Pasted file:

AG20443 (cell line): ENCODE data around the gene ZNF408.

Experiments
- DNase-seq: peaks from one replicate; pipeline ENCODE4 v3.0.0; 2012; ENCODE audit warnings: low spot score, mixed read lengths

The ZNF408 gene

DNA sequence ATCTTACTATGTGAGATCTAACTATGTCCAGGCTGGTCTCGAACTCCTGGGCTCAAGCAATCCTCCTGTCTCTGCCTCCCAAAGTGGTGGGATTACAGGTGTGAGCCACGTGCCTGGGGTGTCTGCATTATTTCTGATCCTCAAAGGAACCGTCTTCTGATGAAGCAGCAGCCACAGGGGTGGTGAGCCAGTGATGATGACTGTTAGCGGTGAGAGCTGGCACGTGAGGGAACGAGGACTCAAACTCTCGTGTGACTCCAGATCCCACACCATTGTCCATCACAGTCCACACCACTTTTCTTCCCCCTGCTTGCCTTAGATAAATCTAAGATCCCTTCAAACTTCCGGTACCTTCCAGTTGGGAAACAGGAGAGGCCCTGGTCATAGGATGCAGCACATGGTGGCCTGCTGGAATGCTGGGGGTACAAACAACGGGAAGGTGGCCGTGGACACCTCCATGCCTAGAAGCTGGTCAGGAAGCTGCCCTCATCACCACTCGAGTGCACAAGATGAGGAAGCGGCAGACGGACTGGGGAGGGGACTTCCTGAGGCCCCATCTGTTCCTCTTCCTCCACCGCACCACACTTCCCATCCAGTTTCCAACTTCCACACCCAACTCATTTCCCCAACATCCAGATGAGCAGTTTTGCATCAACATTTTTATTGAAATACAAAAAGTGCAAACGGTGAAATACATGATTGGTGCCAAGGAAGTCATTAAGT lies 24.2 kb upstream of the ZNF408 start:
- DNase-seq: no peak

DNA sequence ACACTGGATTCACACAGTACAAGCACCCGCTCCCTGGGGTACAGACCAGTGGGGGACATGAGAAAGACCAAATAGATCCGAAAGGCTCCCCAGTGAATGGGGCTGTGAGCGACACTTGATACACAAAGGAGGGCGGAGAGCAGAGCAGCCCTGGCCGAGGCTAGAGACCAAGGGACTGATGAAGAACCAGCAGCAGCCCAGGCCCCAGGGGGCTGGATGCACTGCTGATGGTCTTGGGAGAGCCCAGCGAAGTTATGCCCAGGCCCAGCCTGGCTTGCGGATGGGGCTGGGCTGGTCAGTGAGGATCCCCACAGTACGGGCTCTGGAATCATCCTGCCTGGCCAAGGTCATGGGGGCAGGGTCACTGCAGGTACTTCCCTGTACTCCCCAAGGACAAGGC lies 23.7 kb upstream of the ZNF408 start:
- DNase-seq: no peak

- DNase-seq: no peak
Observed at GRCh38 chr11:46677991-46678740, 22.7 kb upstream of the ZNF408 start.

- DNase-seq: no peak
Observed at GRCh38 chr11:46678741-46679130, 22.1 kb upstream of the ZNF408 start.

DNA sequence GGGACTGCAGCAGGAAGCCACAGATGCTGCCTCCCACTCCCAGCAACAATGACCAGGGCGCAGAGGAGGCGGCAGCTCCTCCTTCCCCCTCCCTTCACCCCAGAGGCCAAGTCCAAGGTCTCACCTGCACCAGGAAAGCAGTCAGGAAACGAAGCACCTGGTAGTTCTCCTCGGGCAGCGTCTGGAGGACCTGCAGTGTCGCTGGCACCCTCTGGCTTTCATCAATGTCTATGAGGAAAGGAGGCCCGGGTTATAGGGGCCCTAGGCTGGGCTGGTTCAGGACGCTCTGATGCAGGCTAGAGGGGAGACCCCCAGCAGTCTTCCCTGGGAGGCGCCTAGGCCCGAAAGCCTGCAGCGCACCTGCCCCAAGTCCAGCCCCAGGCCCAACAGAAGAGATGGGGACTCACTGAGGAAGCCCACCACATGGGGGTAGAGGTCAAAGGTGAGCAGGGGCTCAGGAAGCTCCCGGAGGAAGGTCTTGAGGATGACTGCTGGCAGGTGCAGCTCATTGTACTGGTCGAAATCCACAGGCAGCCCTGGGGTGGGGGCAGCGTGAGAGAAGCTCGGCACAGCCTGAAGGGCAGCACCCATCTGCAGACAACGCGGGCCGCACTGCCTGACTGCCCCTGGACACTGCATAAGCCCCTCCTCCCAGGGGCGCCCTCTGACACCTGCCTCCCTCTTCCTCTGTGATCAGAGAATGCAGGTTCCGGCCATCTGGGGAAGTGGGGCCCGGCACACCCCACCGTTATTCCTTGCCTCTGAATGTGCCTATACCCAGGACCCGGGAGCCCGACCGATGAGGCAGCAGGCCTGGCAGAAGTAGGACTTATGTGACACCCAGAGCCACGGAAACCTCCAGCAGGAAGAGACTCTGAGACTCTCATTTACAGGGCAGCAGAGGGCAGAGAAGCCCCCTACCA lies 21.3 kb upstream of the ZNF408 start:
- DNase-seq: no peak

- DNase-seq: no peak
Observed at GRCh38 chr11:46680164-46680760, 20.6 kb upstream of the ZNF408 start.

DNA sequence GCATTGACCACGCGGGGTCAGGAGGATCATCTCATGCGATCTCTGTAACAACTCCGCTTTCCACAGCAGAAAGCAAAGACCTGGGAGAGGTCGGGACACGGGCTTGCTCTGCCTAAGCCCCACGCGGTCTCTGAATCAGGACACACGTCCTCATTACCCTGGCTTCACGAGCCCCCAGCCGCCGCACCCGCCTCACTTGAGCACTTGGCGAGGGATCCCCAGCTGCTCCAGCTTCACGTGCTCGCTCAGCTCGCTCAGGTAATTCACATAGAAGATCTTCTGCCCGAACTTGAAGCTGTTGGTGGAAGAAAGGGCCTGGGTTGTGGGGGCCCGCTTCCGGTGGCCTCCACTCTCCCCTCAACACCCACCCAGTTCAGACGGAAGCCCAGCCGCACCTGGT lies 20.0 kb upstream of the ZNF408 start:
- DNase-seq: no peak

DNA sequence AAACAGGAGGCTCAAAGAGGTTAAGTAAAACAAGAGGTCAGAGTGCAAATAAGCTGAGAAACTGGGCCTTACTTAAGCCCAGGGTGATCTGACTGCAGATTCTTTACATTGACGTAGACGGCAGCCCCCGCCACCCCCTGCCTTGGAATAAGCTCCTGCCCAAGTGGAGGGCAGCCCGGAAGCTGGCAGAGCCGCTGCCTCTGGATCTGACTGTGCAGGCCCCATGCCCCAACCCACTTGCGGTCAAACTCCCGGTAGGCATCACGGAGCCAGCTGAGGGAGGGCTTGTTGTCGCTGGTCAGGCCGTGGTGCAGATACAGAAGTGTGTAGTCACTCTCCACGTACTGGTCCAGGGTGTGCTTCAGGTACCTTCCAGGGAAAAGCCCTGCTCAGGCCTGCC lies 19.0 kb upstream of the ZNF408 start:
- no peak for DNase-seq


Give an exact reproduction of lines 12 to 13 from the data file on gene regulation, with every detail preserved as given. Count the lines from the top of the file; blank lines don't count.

Observed at GRCh38 chr11:46678741-46679130, 22.1 kb upstream of the ZNF408 start.

DNA sequence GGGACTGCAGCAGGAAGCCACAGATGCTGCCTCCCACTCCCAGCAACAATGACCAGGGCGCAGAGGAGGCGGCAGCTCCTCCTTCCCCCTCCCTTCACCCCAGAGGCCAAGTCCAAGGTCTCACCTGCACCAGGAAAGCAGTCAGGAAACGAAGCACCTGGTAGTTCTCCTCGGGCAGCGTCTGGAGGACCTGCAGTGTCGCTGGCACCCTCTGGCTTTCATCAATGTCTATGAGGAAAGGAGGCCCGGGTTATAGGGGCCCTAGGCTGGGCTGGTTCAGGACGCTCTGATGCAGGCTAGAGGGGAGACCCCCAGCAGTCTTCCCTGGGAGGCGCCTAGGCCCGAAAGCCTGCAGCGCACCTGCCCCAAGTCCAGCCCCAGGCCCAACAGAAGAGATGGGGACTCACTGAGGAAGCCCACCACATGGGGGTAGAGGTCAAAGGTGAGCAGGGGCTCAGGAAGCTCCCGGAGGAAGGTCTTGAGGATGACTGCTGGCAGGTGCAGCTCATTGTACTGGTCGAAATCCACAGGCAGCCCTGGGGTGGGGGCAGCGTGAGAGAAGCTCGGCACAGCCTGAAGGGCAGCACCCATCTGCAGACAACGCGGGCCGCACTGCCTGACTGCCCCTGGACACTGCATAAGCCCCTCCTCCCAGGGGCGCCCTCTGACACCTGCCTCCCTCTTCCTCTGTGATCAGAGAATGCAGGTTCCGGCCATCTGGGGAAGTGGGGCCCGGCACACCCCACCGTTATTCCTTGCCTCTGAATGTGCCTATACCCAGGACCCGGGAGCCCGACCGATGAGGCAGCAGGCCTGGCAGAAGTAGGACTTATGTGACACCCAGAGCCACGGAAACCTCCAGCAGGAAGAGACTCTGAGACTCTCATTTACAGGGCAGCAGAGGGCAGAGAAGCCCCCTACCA lies 21.3 kb upstream of the ZNF408 start: